The garden at the Oak Spring Estate, located near Upperville, is a must-see for any lovers of horticulture and elevated garden design.
The gorgeous property was the former private estate of the philanthropist, art enthusiast, and renowned horticulturist Rachel “Bunny” Mellon. Mellon had an eye for design, and her life-passion fell on gardening and landscaping, says Max Smith, head of communications for the Oak Spring Garden Foundation (She once redesigned the White House Rose Garden at the request of President Kennedy.) Mellon passed away in 2014 at the age of 103, leaving behind her legacy in the stunning estate that is still used today by those intrigued and interested in horticulture, gardening, and art.
“When she was nearing the end of her life, Mellon established the Oak Spring Garden Foundation to maintain the collections of her art books and make them accessible to scholars in the future when she was no longer around,” says Smith. While the estate isn’t often open to the general public, it does offer several short courses, internships, and guided workshops throughout the year. In addition to these, the estate is often used to host researchers, artists, and writers who go through a fellowship or residency program.
“That is one of the special things about this foundation,” says Smith. “We’re here to help educate people about plants, landscapes, and gardening through leading experts and materials that are kind of peerless in their quality.”
The foundation does open the estate to the general public a few times a year, which offers a chance to see Mellon’s design for yourself.
“Mellon was kind of a trendsetter in both the style and fashion world, as well as the landscape design and horticulture world,” says Smith. “So for people to be able to come and see her personal garden is really special.” The Oak Spring Garden Foundation actively manages the garden, keeping the spirit of Mellon and her evolutionary garden style in the forefront as they care for and plant for the future.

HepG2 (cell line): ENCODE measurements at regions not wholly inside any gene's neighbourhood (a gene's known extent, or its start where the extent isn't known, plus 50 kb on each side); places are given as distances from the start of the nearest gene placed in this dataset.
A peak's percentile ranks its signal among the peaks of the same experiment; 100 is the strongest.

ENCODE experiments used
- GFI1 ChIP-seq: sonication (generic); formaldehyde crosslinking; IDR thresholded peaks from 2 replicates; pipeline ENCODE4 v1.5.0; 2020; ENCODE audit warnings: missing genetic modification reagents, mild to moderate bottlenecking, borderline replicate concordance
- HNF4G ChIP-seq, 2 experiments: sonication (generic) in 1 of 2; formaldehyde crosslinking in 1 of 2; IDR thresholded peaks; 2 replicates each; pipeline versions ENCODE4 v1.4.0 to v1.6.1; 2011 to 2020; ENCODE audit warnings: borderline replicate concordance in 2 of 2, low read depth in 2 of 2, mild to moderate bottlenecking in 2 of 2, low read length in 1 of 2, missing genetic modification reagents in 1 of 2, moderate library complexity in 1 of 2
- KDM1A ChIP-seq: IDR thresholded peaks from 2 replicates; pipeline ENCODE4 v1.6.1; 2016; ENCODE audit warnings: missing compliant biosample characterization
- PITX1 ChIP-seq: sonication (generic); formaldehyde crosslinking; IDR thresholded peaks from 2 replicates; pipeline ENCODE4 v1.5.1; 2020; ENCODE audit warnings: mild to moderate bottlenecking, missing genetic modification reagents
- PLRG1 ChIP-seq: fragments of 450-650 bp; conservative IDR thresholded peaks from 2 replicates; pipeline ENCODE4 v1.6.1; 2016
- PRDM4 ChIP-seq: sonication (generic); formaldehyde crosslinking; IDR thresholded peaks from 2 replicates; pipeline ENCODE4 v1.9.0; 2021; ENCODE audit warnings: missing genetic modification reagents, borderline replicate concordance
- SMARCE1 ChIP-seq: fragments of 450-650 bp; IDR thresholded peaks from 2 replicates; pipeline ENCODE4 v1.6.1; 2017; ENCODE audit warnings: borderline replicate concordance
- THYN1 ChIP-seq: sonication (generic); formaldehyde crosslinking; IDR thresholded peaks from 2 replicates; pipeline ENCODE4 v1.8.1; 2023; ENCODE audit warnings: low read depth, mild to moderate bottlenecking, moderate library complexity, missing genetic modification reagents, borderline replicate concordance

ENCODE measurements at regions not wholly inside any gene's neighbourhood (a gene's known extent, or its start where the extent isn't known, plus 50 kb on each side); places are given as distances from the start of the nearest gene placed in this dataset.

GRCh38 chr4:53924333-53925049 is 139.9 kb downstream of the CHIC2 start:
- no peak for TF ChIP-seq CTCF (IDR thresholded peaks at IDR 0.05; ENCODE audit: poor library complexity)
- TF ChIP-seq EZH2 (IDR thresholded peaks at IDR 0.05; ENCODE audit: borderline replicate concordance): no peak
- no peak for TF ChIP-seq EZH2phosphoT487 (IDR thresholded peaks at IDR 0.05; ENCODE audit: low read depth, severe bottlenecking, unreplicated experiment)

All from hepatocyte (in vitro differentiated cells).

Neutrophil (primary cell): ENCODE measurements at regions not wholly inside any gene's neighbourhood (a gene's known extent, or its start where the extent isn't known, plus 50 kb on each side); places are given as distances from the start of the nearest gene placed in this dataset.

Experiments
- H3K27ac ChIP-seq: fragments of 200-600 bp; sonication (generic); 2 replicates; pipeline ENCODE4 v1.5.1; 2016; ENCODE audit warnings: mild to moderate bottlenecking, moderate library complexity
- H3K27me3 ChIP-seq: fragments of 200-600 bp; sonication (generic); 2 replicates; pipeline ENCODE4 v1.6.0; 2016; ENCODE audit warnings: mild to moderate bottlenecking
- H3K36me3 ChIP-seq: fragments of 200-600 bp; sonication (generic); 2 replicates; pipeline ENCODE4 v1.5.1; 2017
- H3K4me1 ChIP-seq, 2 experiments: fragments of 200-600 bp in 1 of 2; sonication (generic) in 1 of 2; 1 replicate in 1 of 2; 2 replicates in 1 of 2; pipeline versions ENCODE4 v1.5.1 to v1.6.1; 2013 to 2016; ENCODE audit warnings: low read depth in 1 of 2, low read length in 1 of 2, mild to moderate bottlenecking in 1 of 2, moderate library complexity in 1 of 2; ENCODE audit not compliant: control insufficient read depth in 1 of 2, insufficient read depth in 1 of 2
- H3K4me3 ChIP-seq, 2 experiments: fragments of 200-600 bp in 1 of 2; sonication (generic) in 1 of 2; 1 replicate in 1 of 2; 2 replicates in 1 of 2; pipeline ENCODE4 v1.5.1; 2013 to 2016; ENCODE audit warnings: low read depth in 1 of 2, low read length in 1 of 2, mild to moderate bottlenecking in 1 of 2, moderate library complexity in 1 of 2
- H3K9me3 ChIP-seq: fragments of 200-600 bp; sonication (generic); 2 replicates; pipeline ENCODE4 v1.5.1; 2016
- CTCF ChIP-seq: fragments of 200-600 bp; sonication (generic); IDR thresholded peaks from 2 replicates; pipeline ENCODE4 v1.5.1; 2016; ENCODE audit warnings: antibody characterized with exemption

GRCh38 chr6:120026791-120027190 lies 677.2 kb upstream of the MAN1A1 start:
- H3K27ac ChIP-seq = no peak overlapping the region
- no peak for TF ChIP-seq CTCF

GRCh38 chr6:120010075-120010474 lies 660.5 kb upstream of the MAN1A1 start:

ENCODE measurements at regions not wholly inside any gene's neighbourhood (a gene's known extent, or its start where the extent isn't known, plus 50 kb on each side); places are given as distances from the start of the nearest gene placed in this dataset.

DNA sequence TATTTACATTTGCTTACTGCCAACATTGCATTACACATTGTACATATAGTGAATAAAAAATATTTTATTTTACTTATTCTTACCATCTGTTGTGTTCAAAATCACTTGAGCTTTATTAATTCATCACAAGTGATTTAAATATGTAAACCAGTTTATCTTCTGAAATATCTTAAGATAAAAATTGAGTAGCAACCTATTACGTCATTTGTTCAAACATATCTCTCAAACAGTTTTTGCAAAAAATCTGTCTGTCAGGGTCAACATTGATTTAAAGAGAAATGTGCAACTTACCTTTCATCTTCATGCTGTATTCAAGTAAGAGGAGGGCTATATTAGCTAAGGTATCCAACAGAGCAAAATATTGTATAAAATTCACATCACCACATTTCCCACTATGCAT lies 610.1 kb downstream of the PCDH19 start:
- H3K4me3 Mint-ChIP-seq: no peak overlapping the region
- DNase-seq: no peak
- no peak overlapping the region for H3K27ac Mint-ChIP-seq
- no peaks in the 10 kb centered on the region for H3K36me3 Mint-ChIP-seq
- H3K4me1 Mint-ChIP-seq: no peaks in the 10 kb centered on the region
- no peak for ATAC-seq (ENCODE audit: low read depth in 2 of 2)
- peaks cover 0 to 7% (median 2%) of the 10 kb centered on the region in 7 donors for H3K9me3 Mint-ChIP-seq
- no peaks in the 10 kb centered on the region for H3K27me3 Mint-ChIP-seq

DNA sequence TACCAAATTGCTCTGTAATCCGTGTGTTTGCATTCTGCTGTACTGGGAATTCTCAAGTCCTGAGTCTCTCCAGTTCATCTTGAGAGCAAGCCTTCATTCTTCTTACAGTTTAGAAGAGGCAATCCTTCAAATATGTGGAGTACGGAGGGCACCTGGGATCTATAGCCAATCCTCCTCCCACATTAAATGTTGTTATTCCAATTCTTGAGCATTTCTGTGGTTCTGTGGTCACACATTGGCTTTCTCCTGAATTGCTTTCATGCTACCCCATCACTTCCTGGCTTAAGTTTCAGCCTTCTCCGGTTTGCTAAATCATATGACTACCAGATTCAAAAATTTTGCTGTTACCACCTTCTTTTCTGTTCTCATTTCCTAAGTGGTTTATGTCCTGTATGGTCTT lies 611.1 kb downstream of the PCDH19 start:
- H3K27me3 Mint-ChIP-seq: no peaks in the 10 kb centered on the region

“Our head gardener worked as a gardener for Bunny for three decades, so it is really great to have his knowledge and memory of the way Mrs. Mellon liked things,” says Smith. “It is just a really special opportunity to use the landscape and preserve the central part in honor of Bunny.” One highlight when visiting the garden is the arbor with a white gravel path and lined with around 60 Mary Potter crabapple trees.
This walkway connects the garden with the formal glasshouse.
“It is really stunning in the way that the interlaced branches cast shadows year-round,” notes Smith. “And in the Spring, the trees will fill with blossoms. It is just a really beautiful feature that we’re proud to still have.”
Want to catch a glimpse of the beauty for yourself? The Oak Spring Garden Foundation is open for the general public several times a year. You can register for a visit, which includes a self-guided tour as well as the opportunity to experience the new exhibit, “The Fabrics of Life: The Mellon Collection of Linens at Oak Spring.”
Megan Herr is an editor and writer residing in the Shenandoah Valley. She graduated with a degree in journalism from Penn State University.
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